"The rests and mealtimes provided good opportunities to speak a little English. I would then begin to tell my students some stories."
Life wasn't easy when her husband took a job in the suburbs of Kaifeng. They had to walk for an hour along a dirt road to reach the city gate.
Before moving to Kaifeng, the family spent several years in Shanghai and in Shaanxi's provincial capital Xi'an.
Their suburban home lacked running water, so they had to fill the home's water tank bucket by bucket. They also had to mix loose coal with clay to heat the stove.
"The biggest differences for a housewife are always related to the kitchen," Wood said.
She had to sew most of her family's clothes because there were few manufactured garments available for sale.
"At the time, living standards were simpler. People could make do with fewer conveniences," Wood said.
She talked about her youth, as her great-grandson sat on her lap.
Wood persuaded her mother to come and live with her in China, and five of her six children have emigrated to the US. She visits them for a few months every couple of years.
The Arkansan native moved to China a year after she married her veterinarian husband, Huang Yuanbo, at the age of 20.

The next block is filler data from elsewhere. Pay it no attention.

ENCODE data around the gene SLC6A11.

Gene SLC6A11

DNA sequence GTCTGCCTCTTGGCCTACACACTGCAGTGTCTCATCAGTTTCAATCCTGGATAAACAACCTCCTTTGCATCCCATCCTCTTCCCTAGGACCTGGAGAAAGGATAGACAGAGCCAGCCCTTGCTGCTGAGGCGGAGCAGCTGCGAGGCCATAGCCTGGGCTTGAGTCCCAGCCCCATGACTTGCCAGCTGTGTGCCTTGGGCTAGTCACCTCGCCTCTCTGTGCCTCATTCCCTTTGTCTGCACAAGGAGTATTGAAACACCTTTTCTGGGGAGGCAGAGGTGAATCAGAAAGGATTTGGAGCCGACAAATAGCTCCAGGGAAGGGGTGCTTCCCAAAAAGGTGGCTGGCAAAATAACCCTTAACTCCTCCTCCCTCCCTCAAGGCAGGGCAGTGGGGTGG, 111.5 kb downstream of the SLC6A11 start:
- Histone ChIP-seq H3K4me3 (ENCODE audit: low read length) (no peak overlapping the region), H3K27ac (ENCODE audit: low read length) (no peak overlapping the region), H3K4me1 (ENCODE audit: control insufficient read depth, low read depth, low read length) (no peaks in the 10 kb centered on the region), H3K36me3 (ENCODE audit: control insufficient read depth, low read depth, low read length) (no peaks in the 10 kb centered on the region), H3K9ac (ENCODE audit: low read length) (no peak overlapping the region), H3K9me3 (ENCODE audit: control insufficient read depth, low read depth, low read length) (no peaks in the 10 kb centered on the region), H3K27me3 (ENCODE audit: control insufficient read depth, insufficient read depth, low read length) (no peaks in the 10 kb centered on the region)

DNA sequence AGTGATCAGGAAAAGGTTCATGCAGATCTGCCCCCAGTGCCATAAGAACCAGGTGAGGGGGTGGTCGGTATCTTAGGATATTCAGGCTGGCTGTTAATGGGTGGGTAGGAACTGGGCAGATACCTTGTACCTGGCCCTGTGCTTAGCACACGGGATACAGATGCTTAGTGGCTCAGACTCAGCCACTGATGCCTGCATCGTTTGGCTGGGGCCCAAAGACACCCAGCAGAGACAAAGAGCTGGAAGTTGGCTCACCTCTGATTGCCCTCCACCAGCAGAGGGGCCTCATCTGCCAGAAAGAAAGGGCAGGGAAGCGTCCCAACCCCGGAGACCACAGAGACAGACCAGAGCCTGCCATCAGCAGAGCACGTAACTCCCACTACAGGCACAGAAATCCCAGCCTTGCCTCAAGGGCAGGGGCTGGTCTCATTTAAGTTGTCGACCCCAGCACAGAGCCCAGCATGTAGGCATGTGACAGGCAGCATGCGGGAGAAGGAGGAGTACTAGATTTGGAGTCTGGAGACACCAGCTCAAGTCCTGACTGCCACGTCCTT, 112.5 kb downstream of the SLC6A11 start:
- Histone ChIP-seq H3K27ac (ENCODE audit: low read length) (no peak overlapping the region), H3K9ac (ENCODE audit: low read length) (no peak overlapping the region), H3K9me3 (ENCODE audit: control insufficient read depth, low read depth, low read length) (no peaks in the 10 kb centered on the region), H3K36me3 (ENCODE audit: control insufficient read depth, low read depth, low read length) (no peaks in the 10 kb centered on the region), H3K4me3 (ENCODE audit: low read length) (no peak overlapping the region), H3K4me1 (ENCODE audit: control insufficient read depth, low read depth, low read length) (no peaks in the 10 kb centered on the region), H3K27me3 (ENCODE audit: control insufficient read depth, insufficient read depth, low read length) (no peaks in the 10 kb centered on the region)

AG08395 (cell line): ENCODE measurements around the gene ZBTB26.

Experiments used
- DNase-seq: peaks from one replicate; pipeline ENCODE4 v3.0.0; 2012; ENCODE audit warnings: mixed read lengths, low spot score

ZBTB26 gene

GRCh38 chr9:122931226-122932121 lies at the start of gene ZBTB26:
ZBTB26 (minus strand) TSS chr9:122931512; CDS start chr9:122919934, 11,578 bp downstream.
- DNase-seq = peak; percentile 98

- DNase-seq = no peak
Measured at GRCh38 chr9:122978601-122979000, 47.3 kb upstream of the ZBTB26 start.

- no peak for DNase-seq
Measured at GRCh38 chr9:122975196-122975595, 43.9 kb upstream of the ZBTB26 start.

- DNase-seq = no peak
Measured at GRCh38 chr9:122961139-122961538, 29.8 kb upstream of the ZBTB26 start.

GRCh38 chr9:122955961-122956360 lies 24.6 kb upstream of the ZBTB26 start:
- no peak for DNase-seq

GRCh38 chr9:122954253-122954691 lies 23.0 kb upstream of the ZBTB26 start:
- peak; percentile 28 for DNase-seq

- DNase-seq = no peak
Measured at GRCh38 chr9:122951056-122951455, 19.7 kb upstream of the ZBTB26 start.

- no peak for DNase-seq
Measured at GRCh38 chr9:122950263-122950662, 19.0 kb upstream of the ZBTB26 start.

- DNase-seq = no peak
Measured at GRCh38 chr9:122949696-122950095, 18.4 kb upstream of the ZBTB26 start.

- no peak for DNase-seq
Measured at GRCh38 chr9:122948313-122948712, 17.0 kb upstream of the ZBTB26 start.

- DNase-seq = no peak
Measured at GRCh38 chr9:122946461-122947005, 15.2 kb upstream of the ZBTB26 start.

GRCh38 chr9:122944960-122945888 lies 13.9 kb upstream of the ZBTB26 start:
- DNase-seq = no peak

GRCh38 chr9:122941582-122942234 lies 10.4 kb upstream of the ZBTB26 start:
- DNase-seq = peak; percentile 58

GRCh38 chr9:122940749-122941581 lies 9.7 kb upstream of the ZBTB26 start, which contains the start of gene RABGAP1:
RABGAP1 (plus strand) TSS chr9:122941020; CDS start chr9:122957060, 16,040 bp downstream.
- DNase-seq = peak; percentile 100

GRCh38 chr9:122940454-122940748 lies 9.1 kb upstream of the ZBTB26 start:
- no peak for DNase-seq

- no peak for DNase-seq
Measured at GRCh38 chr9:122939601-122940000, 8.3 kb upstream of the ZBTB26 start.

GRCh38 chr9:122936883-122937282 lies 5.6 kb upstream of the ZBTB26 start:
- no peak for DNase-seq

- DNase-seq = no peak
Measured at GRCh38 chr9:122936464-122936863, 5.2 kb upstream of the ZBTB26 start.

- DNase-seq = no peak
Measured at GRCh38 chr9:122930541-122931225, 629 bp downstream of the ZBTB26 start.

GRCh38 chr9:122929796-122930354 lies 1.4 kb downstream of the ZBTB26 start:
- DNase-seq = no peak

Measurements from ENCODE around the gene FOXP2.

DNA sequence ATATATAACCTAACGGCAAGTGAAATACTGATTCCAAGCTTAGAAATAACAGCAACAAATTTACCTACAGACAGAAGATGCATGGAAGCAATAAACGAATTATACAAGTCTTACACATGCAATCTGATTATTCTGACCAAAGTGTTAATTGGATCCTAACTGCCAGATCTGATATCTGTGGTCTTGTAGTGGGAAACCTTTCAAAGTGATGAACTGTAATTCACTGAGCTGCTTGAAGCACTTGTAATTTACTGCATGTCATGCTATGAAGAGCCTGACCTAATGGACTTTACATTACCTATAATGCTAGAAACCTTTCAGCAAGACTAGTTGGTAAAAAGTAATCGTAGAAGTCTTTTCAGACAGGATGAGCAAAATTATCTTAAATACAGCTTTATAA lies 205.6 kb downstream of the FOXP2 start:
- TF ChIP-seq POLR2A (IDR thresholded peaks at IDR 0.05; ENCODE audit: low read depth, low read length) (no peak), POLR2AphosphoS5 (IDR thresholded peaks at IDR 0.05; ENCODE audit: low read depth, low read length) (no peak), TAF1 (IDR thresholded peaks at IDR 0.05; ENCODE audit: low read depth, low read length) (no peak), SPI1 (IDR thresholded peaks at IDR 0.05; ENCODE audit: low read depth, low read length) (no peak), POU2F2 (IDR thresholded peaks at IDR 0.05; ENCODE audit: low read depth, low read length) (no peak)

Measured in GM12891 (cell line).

She was surprised by what she saw upon arrival. It differed from what she had imagined, since, as a girl, she'd read Young Fu of the Upper Yangtze, a novel about a young boy in what is today's Chongqing municipality.
"I'd expected people in colorful clothes, and they were actually all dressed in blue and black," Wood said, laughing.
She also remembered the excitement of being among the few foreigners to witness New China's founding in 1949.
"Tailors and anybody with a sewing machine were making red flags, often working through the night," she says. "I was worried I might not get one, because everyone wanted them."
Eventually, she got a flag from a local women's association on the eve of the birth of the People's Republic of China, and she has hung it outside every National Day since.
"It should have its day in the sun," she says. "It's more than 70 years old now."
In 1975, Wood became a citizen of the country whose founding she witnessed, thanks to a written order from former premier Zhou Enlai.
"I was very happy to become Chinese," she says. "After living here for so long, I no longer feel like an outsider."
Henan University held a seminar on Wood's approach to didactics and educational philosophy in celebration of her 95th birthday.
Guan Hefeng, an English teacher at the university, spoke on behalf of the elderly teacher at the seminar, saying that Wood appreciated "the approval the country and the university had given her, and the care, support and help different generations of presidents of the university and the directors of the foreign language school had given her as well."
In the course of her lengthy career, Wood taught more than 3,000 undergraduates and over 300 graduate students.
Liu Xiangrui and Yang Xiaonan contributed to this story.